Years ago, friends of ours had a destination wedding at a small, private, beachfront resort in Mexico. My husband and I made a vacation out of it, and arrived days before the wedding, before most of the other guests had arrived. One night, after a late dinner, we took a stroll along the beach. It was quiet, except for the sounds of the wind and the waves, and quite dark out. At some point, I paused to look up into the night sky, and was stunned. There were an incredible number of bright stars surrounding me.
One of the wonderful things about our liturgical calendar is the opportunity each year to walk through the life of Jesus. From his birth in a manger to his resurrection from the tomb, we meditate on the mystery of the incarnation and reflect on the reality of our own redemption. But because these events feel both intellectually familiar and historically distant, it can be easy to go through the motions. Like re-watching a TV episode you’ve seen dozens of times already knowing the outcome. Or listening to a story about a grandparent that’s been retold at family parties for decades.
Lent is a sacred time of preparation. Each of us has a personal journey of faith, and the great joy of belonging to a parish community is that we are given the opportunity to journey with one another.
The practice of listening and opening our hearts. When we pray, we are communicating with the voice of God. Prayer includes public worship in the liturgy and private prayer in meditation and contemplation.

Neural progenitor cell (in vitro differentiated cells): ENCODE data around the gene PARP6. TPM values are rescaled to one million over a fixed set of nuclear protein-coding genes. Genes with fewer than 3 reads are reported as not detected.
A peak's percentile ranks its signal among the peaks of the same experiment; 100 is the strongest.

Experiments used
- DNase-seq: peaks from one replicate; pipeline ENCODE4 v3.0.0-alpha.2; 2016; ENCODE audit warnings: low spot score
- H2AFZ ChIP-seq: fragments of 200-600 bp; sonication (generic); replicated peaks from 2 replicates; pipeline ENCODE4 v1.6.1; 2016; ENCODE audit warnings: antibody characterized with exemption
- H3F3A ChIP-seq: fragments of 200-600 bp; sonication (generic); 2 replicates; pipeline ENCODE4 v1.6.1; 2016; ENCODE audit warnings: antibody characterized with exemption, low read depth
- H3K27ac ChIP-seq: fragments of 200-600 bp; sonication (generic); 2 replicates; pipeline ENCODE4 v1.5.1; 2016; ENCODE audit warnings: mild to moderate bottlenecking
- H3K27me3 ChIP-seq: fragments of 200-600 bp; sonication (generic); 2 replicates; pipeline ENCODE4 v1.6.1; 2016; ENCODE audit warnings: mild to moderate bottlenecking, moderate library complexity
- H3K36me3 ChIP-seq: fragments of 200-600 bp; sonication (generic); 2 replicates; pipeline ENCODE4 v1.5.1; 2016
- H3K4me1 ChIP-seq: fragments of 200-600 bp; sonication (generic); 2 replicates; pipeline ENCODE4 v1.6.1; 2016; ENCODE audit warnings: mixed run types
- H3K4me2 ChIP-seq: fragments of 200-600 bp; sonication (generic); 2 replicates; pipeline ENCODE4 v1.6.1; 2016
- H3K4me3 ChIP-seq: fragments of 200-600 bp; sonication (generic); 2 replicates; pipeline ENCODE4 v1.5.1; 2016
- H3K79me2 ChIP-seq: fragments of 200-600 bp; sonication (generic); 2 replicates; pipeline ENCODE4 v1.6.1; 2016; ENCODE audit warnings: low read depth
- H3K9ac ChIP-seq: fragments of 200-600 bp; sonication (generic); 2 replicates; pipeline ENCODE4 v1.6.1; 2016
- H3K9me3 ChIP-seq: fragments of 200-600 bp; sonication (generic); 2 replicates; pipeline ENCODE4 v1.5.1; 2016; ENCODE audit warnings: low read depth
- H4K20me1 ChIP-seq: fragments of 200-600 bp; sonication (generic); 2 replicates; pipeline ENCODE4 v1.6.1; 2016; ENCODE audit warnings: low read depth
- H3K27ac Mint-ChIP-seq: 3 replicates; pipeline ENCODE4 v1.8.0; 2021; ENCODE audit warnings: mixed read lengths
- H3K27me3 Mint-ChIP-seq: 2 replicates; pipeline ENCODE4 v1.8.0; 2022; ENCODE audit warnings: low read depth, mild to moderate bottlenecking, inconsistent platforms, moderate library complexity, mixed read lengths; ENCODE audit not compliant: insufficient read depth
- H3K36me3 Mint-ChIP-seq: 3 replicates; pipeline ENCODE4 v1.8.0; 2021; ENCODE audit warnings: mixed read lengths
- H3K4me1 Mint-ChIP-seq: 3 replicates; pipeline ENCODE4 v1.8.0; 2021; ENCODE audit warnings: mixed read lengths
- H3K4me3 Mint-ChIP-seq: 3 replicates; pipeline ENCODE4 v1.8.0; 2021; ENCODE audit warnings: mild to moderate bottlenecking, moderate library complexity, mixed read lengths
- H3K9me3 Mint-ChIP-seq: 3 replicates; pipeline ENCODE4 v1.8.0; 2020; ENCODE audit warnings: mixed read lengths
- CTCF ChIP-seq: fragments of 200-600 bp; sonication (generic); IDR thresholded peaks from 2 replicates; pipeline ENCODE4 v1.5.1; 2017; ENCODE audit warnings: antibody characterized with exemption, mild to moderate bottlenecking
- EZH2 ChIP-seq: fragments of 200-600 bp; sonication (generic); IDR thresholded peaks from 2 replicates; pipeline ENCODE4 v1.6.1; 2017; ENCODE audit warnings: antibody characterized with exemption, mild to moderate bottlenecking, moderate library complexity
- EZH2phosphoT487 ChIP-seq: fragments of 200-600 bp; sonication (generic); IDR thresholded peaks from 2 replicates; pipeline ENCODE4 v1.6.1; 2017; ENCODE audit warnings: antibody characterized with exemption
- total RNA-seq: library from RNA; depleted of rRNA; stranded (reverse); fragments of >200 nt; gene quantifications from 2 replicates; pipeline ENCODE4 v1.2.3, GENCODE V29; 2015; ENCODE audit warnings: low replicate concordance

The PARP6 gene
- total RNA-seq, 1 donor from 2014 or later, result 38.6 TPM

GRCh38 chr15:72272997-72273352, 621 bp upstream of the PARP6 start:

Have you heard the aphorism “you spot it, you got it”? Maybe you know the one “when you point a finger at someone, there are three fingers pointing back at you.” Or “that’s the pot calling the kettle black.” One of my favorites is “Never start a sentence with the words ‘no offence.’” You probably have a favorite too. Does it intrigue you, as it does me, that we are so profoundly interested in and devoted to the finding of faults in others? Why is that? Aren’t we all One Human Family? Do we believe we can diminish another human being and yet remain untouched by the effect?
We all seek to improve ourselves in one way or another. We also seek to move away from old symptoms of our past person hanging on. Perhaps experiences of abuse, health issues, economic struggles, racism, sexism, the child who won’t study or the marriage that has become dull, distant or even that has failed. All of these experiences stick with us and make us protected, cautioned, closed off, bitter or even lacking empathy and embodying hate.
It seems to me that many I know are going through dark, “when it rains, it pours” periods of their lives. Diagnosis of cancer and daily struggles with side effects, job insecurity or deep-seated frustration, car accidents, mounting bills, hospice, loneliness. Struggle after struggle.
Throughout Advent, Saint Clement parishioners generously supported 11 local charities with their wish lists for the season. Nearly all of the 1,450 tags were taken from the trees! Overall, as a parish, we were able to donate more than $14,647 in gift cards and donations, as well as more than 1,965 items of clothing, toys and more.
The following gives a breakdown of the distribution:
Begin your Lenten journey with the visible reminder that we were shaped from clay by God's hands, and that we will return to God.
- 7:00 a.m. | Full Mass with ash distribution
- 9:00 a.m. | Full Mass with ash distribution
- Noon | Prayer service with ash distribution
- 4:00 p.m. | Prayer service with ash distribution
- 5:30 p.m. | Prayer service with ash distribution
- 7:00 p.m. | Full Mass with ash distribution